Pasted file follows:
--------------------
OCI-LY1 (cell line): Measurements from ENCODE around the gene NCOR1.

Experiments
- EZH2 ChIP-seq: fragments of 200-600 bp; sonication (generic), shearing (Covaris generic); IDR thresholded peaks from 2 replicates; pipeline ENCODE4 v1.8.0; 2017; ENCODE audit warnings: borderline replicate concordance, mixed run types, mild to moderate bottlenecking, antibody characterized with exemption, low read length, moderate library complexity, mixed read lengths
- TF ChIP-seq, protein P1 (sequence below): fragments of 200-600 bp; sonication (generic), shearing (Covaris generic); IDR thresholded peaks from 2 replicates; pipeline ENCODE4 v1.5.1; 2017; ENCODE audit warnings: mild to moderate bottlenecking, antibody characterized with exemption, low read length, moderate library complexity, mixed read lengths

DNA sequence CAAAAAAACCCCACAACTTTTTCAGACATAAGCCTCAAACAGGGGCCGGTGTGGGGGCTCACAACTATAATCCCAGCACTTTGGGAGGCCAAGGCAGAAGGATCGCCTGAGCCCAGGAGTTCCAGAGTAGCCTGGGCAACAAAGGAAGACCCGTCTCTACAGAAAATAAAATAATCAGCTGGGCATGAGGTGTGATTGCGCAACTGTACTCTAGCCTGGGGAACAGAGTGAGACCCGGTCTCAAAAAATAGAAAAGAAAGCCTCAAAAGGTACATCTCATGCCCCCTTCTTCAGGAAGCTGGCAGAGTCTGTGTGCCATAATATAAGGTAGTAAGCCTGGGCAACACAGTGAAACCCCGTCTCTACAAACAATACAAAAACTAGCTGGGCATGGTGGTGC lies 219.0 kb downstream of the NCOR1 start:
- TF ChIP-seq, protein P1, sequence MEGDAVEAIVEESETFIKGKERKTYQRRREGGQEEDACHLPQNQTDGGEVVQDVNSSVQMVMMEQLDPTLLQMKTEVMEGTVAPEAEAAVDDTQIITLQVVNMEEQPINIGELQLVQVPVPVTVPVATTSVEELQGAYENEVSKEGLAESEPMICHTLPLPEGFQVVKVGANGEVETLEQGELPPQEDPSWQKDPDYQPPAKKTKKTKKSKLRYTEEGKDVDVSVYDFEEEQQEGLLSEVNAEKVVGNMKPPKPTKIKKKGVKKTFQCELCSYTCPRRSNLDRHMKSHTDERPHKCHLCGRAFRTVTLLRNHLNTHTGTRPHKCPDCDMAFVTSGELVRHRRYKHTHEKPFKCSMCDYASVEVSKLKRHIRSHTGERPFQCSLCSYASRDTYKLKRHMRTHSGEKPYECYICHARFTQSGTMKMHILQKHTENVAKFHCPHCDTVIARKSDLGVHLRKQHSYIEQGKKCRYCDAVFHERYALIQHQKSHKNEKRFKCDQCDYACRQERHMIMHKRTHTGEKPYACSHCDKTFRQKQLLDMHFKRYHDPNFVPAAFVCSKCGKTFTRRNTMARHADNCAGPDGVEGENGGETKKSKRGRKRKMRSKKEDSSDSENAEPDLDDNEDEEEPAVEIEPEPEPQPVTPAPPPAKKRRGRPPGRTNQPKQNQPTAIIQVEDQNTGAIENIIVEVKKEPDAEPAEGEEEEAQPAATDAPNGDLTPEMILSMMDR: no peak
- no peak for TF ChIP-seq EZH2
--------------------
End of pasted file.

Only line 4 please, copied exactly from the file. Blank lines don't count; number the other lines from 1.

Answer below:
- TF ChIP-seq, protein P1 (sequence below): fragments of 200-600 bp; sonication (generic), shearing (Covaris generic); IDR thresholded peaks from 2 replicates; pipeline ENCODE4 v1.5.1; 2017; ENCODE audit warnings: mild to moderate bottlenecking, antibody characterized with exemption, low read length, moderate library complexity, mixed read lengths